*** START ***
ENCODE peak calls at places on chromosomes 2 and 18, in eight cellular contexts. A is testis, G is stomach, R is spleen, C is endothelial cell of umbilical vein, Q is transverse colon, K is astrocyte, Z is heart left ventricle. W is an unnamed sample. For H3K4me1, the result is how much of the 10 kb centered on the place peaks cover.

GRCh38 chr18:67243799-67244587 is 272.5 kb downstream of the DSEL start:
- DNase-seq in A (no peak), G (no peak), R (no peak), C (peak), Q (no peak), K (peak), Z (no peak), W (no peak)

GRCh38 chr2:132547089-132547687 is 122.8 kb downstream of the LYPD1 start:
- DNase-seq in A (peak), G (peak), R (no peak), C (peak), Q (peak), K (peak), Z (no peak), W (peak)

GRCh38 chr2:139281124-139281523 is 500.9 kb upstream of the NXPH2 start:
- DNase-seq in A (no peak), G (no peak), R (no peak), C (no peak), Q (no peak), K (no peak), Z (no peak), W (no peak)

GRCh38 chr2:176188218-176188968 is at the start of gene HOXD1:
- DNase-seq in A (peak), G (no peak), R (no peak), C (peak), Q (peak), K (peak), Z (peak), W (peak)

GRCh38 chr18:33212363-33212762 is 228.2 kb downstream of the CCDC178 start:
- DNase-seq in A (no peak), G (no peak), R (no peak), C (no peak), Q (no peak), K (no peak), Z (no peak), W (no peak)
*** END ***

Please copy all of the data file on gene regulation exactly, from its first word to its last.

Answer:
ENCODE peak calls at places on chromosomes 2 and 18, in eight cellular contexts. A is testis, G is stomach, R is spleen, C is endothelial cell of umbilical vein, Q is transverse colon, K is astrocyte, Z is heart left ventricle. W is an unnamed sample. For H3K4me1, the result is how much of the 10 kb centered on the place peaks cover.

GRCh38 chr18:67243799-67244587 is 272.5 kb downstream of the DSEL start:
- DNase-seq in A (no peak), G (no peak), R (no peak), C (peak), Q (no peak), K (peak), Z (no peak), W (no peak)

GRCh38 chr2:132547089-132547687 is 122.8 kb downstream of the LYPD1 start:
- DNase-seq in A (peak), G (peak), R (no peak), C (peak), Q (peak), K (peak), Z (no peak), W (peak)

GRCh38 chr2:139281124-139281523 is 500.9 kb upstream of the NXPH2 start:
- DNase-seq in A (no peak), G (no peak), R (no peak), C (no peak), Q (no peak), K (no peak), Z (no peak), W (no peak)

GRCh38 chr2:176188218-176188968 is at the start of gene HOXD1:
- DNase-seq in A (peak), G (no peak), R (no peak), C (peak), Q (peak), K (peak), Z (peak), W (peak)

GRCh38 chr18:33212363-33212762 is 228.2 kb downstream of the CCDC178 start:
- DNase-seq in A (no peak), G (no peak), R (no peak), C (no peak), Q (no peak), K (no peak), Z (no peak), W (no peak)